Education advocates rally after Lt. Governor calls for banning certain books

Education advocates and activists delivered a box of frequently-challenged books to republican leaders who they believe are stirring up book banning controversy to gain votes.

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Laura Leslie
, WRAL capitol bureau chief

The political battle over book banning in North Carolina is getting hotter as election time grows closer.

On Monday, educators, activists and critics of book banning gathered for a rally outside Lt. Gov. Mark Robinson's mansion with a message: School libraries shouldn't be political targets.

Robinson has been the highest profile state leader calling for some books to be removed from school libraries.

Education advocates and activists delivered a box of frequently-challenged books to Robinson and other Republican leaders.

Many of the "frequently-challenged" books are about race, according to Durrell Johnson with Progress NC.

"We're hoping they'll read them, learn something," he said. "Might be a quiz afterwards."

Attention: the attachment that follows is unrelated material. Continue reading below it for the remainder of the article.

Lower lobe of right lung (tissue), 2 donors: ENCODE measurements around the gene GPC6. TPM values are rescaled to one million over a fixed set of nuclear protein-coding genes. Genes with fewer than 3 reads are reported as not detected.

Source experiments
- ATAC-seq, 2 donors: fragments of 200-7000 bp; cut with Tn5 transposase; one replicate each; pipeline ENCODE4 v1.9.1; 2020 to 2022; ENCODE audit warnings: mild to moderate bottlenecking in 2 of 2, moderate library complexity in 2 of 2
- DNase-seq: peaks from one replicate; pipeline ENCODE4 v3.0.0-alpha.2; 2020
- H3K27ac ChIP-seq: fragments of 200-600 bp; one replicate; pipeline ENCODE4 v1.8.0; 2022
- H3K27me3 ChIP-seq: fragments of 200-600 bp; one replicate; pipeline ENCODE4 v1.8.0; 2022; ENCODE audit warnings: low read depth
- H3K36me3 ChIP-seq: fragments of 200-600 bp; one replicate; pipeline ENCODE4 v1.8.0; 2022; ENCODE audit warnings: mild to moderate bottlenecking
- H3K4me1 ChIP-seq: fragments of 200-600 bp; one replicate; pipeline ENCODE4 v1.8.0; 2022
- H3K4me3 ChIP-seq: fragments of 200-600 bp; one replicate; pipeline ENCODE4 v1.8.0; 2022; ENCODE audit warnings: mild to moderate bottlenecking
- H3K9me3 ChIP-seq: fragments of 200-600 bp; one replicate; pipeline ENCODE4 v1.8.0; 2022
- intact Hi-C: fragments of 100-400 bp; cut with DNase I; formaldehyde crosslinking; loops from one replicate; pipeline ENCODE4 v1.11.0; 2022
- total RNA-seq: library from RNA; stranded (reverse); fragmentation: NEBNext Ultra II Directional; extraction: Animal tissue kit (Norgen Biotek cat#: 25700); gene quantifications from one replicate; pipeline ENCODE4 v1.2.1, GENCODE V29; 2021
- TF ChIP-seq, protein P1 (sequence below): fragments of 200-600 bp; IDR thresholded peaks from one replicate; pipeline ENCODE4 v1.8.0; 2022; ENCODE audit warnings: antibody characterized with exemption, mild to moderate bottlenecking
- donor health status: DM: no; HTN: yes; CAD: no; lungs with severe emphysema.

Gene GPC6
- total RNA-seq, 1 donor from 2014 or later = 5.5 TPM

He’s also accused teachers of indoctrinating students on racial equity, including last week at CPAC.

"Pornography is in our libraries. We’re in classrooms teaching children about adult issues like transgenderism. And we're setting Black children on one side of the room and white children on the other side and teaching them to despise each other," said Robinson.

Education advocates, however, say that's not true. Instead, they believe the book banning issue is part of a coordinated effort to stir up Republican voters.

"This is an orchestrated culture war started by think tanks out of DC who are using this as a tactic to scare suburban moms and particularly white suburban moms into showing up at the polls and voting for right wing candidates up and down the ballot," said Janice Robinson, with the anti book-banning group Red Wine and Blue.

She says conservative activists are showing up at school boards around the country, protesting the same books and sometimes using the same script. She said most of the challenged books are about Black, brown or LGBTQIA+ people.

"Any parent who does not want their kid to read a certain book can opt out their kid. They don’t need to take that opportunity away from everybody else’s kid," she said.

WRAL News asked the lieutenant governor for his reaction, but he has not responded.

On Monday, Wake County Commissioners met to hear about a new process for complaints about books in the county library system. When someone complained about the book Gender Queer last year, library administrators decided to remove it from shelves without public debate. It was returned to shelves after a protest.

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